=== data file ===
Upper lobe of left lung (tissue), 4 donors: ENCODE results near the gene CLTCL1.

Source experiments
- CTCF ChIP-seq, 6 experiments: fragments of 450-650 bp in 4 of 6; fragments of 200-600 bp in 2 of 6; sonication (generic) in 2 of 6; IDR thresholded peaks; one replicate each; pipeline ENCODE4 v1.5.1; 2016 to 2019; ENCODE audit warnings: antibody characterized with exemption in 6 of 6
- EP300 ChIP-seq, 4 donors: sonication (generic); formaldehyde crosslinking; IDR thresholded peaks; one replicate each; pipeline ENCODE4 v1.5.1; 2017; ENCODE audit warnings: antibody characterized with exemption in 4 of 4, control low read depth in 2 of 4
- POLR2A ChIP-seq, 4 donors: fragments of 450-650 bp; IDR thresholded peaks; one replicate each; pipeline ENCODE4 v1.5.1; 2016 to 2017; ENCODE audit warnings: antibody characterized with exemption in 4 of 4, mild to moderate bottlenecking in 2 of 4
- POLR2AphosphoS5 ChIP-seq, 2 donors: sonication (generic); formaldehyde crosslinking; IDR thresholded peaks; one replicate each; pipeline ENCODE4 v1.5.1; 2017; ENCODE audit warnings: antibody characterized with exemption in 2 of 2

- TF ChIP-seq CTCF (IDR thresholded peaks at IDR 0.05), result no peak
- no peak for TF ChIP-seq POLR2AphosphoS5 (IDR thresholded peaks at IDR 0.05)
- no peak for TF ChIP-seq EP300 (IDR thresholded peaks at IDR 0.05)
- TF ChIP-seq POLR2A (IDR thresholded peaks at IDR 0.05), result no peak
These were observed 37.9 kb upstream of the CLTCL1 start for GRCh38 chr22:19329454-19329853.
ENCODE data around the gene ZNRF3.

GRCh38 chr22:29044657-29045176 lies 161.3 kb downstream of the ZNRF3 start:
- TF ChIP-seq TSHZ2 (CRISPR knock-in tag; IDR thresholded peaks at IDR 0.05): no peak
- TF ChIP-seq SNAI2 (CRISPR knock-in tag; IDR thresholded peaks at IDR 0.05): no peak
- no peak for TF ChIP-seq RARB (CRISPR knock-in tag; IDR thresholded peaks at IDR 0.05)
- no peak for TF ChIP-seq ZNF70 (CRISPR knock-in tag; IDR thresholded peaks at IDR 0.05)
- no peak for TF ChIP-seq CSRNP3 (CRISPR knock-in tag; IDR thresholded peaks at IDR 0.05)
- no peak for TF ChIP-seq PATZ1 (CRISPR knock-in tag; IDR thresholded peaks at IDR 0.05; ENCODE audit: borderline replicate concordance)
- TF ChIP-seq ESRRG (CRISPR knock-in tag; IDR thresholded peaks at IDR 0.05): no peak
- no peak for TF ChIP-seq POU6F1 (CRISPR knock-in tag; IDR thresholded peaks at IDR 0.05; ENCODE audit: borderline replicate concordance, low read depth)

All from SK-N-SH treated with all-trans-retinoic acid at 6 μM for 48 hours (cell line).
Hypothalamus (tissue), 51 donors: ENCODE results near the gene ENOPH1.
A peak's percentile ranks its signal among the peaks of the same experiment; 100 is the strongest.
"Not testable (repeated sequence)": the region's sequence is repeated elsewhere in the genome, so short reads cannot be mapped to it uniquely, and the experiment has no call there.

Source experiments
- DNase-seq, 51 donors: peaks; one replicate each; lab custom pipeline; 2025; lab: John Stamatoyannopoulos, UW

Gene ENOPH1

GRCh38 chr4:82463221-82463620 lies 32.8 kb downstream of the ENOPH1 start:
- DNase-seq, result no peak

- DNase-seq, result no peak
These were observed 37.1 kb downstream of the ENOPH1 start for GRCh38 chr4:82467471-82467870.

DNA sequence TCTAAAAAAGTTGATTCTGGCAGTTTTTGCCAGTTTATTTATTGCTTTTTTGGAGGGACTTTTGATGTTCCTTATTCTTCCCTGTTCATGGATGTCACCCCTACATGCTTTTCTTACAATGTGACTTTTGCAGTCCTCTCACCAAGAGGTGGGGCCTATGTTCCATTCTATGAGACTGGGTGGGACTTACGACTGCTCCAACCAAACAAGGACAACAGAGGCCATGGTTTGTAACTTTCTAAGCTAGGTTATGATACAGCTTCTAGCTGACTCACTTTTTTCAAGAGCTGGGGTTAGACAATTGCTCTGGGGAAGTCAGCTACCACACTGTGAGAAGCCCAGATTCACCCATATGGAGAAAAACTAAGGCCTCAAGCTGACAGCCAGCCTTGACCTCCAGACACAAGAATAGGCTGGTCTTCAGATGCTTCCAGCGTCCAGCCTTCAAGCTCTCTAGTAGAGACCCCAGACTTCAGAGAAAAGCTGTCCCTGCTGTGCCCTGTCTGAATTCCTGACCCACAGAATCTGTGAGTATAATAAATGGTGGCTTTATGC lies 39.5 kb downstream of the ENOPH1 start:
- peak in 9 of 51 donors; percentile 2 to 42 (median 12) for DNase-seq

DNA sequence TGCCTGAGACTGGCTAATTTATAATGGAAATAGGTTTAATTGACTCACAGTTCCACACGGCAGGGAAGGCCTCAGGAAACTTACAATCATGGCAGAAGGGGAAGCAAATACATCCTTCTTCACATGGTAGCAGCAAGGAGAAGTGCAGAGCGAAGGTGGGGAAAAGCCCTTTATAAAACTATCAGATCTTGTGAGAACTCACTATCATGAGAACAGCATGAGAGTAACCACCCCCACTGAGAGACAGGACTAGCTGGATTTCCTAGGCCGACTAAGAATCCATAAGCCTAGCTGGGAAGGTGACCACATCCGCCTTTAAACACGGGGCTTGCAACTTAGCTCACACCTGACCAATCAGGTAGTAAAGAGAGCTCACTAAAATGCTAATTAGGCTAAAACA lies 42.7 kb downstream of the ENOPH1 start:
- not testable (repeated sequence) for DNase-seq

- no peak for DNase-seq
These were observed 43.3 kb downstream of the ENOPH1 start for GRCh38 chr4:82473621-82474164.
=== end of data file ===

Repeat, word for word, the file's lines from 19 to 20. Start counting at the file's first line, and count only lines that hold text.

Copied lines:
- no peak for TF ChIP-seq PATZ1 (CRISPR knock-in tag; IDR thresholded peaks at IDR 0.05; ENCODE audit: borderline replicate concordance)
- TF ChIP-seq ESRRG (CRISPR knock-in tag; IDR thresholded peaks at IDR 0.05): no peak